The founder of a Turkish cryptocurrency platform, Faruk Fatih Ozer, along with his two siblings, has been sentenced to 11,196 years in prison each for swindling investors out of millions of dollars. In 2021, Ozer, 29, escaped to Albania with significant investor funds following the abrupt shutdown of his Thodex exchange. He was subsequently extradited to Turkey in June and convicted of charges including money laundering, fraud, and involvement in organized crime.
During the trial, Ozer defended himself by stating that he wouldn’t have been so naive in his actions if he had criminal intentions. He was quoted by the Turkish Anadolu agency, emphasizing his capabilities by bragging, “I am smart enough to lead any institution on Earth,” highlighting the fact that he founded his company at just 22 years old. His siblings, Serap and Guven, were also found culpable of the same offenses during the trial in Istanbul.
The cumulative years in the sentence result from individual charges for crimes committed against 2,027 victims. Such extensive prison terms have become more prevalent in Turkey since the country abolished capital punishment in 2004.
For context, in 2022, Adnan Oktar, a Turkish television preacher, received a sentence of 8,658 years for various offenses, including fraud. Ten of his associates were handed identical sentences. The prosecution had initially proposed a staggering 40,562-year sentence for Ozer. The popularity of cryptocurrencies in Turkey surged as a protective measure against the declining value of the lira over the past couple of years.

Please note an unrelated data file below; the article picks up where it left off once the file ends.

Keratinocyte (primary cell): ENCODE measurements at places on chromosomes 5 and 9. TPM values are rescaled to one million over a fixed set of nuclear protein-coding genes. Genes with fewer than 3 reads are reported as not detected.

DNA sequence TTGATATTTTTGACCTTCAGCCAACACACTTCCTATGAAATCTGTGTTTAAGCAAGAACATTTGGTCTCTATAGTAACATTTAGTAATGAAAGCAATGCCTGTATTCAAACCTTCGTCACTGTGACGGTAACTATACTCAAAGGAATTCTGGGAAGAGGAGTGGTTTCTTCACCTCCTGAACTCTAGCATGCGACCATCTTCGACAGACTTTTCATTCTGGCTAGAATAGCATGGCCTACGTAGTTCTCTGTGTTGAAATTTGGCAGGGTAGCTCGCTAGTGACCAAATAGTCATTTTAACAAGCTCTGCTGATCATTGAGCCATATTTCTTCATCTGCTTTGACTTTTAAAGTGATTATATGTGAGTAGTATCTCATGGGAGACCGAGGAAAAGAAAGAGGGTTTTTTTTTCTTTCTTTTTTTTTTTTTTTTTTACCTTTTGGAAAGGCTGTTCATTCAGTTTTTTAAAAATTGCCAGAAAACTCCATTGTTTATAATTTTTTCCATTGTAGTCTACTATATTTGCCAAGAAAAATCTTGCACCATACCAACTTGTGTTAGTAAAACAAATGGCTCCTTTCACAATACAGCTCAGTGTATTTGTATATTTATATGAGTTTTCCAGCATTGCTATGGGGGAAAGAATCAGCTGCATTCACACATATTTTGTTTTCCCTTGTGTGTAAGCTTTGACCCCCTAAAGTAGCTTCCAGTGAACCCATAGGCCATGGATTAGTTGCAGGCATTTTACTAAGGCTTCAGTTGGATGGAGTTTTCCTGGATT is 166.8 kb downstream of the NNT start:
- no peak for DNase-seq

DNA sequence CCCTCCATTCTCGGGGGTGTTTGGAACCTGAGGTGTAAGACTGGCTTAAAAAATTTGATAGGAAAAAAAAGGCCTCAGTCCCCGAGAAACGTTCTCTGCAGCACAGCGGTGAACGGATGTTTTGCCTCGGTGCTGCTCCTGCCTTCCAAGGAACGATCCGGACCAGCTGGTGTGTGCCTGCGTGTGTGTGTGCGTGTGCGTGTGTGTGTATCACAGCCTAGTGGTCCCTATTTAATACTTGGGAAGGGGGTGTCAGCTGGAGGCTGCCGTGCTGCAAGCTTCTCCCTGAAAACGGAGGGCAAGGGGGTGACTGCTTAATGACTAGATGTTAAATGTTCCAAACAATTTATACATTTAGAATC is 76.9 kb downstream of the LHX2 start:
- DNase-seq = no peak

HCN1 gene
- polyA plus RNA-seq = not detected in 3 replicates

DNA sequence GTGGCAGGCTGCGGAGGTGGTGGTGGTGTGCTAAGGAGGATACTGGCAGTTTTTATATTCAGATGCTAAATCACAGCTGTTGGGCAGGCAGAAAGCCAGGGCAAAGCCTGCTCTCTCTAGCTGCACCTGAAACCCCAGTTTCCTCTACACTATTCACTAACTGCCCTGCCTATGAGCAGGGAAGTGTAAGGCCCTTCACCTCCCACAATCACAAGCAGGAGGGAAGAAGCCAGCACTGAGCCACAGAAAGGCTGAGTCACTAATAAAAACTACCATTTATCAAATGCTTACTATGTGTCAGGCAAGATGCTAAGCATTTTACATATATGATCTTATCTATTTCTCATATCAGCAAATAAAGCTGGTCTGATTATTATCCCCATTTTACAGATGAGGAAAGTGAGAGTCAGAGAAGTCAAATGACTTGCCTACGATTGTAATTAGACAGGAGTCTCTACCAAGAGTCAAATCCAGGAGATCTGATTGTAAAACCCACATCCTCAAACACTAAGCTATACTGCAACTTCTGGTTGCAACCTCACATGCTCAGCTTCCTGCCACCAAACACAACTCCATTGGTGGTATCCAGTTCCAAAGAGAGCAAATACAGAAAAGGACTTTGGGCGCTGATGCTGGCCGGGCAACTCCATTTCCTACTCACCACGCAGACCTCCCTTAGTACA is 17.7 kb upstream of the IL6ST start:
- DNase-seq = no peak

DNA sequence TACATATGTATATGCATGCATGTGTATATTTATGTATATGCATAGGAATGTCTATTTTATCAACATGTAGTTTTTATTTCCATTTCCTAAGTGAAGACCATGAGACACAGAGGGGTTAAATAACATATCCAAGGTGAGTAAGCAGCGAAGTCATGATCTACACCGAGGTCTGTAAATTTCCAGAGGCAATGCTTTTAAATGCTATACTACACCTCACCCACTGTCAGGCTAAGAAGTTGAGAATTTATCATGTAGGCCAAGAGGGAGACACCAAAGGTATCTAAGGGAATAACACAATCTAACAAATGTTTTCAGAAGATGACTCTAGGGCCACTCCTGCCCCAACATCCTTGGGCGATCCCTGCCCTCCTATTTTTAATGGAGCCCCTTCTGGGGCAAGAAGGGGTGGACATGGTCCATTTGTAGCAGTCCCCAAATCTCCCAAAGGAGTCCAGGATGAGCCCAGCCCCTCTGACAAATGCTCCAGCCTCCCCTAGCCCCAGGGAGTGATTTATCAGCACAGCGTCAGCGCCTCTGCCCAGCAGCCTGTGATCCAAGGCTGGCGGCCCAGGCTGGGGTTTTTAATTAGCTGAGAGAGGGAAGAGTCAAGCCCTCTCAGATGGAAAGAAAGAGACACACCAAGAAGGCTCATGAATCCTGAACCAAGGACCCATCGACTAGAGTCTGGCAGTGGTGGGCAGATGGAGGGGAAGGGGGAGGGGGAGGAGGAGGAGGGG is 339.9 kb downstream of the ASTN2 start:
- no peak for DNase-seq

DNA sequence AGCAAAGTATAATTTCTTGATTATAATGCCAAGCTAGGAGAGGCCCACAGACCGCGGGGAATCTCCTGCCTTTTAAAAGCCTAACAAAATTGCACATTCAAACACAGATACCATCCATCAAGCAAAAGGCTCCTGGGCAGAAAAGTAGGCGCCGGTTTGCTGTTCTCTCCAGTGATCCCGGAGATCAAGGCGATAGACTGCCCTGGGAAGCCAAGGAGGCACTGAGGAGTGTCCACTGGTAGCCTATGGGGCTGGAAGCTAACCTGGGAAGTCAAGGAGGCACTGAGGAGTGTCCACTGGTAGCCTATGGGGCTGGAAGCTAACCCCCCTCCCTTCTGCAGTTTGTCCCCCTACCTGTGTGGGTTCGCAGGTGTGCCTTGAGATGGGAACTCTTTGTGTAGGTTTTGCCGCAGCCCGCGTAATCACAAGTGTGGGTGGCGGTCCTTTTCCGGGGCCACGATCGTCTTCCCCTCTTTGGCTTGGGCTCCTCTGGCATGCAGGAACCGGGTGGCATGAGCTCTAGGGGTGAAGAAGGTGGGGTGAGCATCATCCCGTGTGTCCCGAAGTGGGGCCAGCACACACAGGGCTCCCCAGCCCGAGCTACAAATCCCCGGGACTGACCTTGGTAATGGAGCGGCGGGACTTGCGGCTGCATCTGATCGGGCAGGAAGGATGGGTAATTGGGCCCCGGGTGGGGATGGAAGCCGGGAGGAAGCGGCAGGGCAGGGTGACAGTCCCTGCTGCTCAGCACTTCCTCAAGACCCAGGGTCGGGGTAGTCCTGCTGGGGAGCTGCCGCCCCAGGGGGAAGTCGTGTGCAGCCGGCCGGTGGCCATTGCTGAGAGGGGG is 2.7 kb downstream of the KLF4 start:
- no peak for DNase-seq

Established in 2017, Thodex quickly became one of Turkey’s leading crypto exchanges. Ozer, recognized as a financial prodigy, built connections with notable figures supportive of the government. However, the platform faced a sudden collapse in April 2021. Investor assets vanished along with Ozer, who fled to Albania, where he was apprehended due to an Interpol warrant and was subsequently extradited.
While initial reports from Turkish media suggested Ozer absconded with assets amounting to $2 billion, the official indictment approximated the losses for Thodex investors at 356 million liras. This sum was equivalent to around $43 million during the exchange’s downfall but has since depreciated to approximately $13 million due to inflation and the lira’s devaluation in global markets.